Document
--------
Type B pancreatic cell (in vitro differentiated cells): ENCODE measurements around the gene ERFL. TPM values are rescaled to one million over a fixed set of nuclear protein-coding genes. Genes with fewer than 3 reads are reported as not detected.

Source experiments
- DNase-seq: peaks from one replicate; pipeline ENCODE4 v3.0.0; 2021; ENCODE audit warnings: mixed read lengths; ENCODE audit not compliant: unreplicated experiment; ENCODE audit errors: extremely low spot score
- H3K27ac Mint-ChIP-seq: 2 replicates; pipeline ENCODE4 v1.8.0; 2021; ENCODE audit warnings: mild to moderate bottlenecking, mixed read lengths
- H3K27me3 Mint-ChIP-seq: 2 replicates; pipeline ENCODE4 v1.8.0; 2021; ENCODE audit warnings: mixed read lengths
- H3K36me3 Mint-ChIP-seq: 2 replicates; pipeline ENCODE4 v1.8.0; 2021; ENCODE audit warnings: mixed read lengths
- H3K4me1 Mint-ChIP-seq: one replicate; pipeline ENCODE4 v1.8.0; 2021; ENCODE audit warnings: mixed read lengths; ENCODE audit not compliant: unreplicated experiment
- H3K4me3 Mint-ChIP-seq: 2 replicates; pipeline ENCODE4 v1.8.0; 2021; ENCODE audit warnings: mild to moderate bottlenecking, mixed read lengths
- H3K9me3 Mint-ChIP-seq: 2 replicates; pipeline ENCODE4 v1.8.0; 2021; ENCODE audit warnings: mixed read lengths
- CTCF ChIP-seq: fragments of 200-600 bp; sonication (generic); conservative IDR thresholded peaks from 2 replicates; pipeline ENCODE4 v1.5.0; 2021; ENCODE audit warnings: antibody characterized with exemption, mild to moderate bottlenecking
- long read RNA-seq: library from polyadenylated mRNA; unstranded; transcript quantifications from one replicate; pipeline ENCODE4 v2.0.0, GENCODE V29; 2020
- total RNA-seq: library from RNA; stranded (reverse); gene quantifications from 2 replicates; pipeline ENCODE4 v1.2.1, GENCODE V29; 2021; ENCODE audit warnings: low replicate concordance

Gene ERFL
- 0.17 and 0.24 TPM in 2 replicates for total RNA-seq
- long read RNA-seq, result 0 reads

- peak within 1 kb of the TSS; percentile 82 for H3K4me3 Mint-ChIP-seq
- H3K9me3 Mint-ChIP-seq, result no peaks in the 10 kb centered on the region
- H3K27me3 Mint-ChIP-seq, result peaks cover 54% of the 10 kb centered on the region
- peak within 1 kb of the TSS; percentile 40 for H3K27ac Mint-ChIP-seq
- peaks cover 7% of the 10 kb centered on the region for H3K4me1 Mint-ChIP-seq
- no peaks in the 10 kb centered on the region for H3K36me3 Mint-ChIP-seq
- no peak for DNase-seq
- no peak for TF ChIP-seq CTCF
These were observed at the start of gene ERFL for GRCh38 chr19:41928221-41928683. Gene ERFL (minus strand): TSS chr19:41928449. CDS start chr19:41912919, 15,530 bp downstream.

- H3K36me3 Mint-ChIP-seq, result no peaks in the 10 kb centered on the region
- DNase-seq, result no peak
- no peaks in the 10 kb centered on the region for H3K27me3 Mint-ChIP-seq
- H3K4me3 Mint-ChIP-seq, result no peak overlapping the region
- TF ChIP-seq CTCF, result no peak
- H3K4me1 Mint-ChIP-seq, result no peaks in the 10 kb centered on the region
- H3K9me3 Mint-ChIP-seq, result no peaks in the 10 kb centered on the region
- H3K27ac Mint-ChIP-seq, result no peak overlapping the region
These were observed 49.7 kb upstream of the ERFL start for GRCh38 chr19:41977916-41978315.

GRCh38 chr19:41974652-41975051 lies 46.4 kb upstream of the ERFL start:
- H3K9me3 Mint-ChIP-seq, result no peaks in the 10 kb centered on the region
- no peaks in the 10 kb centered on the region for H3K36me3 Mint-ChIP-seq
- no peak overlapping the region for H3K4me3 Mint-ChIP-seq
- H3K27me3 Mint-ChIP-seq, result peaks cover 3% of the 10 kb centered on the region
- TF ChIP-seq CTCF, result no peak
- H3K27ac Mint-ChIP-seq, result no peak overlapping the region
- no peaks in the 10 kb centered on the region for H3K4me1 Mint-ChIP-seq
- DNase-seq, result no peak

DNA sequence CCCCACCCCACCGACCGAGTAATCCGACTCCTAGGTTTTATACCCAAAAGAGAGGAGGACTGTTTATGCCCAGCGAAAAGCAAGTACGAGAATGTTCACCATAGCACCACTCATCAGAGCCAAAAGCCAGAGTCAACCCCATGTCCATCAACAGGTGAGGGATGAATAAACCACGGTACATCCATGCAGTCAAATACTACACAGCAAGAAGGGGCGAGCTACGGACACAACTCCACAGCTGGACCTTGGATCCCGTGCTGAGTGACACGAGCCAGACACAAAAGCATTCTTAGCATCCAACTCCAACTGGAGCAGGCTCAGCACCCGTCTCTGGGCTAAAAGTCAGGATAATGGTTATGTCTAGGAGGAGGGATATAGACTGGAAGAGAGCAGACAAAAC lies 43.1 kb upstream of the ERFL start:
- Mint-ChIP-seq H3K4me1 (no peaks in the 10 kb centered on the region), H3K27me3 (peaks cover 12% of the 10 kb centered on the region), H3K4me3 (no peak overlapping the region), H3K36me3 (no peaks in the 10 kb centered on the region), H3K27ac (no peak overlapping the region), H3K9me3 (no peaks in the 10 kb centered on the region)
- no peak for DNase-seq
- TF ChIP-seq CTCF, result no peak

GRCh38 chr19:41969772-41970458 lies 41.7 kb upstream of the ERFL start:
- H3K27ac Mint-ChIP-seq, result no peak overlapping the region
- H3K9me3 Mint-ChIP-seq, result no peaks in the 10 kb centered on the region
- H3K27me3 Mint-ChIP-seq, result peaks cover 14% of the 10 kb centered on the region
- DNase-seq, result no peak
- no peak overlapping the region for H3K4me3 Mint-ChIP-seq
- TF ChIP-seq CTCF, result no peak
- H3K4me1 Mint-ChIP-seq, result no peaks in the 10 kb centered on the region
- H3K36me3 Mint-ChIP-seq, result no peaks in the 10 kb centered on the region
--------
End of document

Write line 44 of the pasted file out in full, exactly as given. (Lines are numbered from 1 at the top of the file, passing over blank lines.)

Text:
- Mint-ChIP-seq H3K4me1 (no peaks in the 10 kb centered on the region), H3K27me3 (peaks cover 12% of the 10 kb centered on the region), H3K4me3 (no peak overlapping the region), H3K36me3 (no peaks in the 10 kb centered on the region), H3K27ac (no peak overlapping the region), H3K9me3 (no peaks in the 10 kb centered on the region)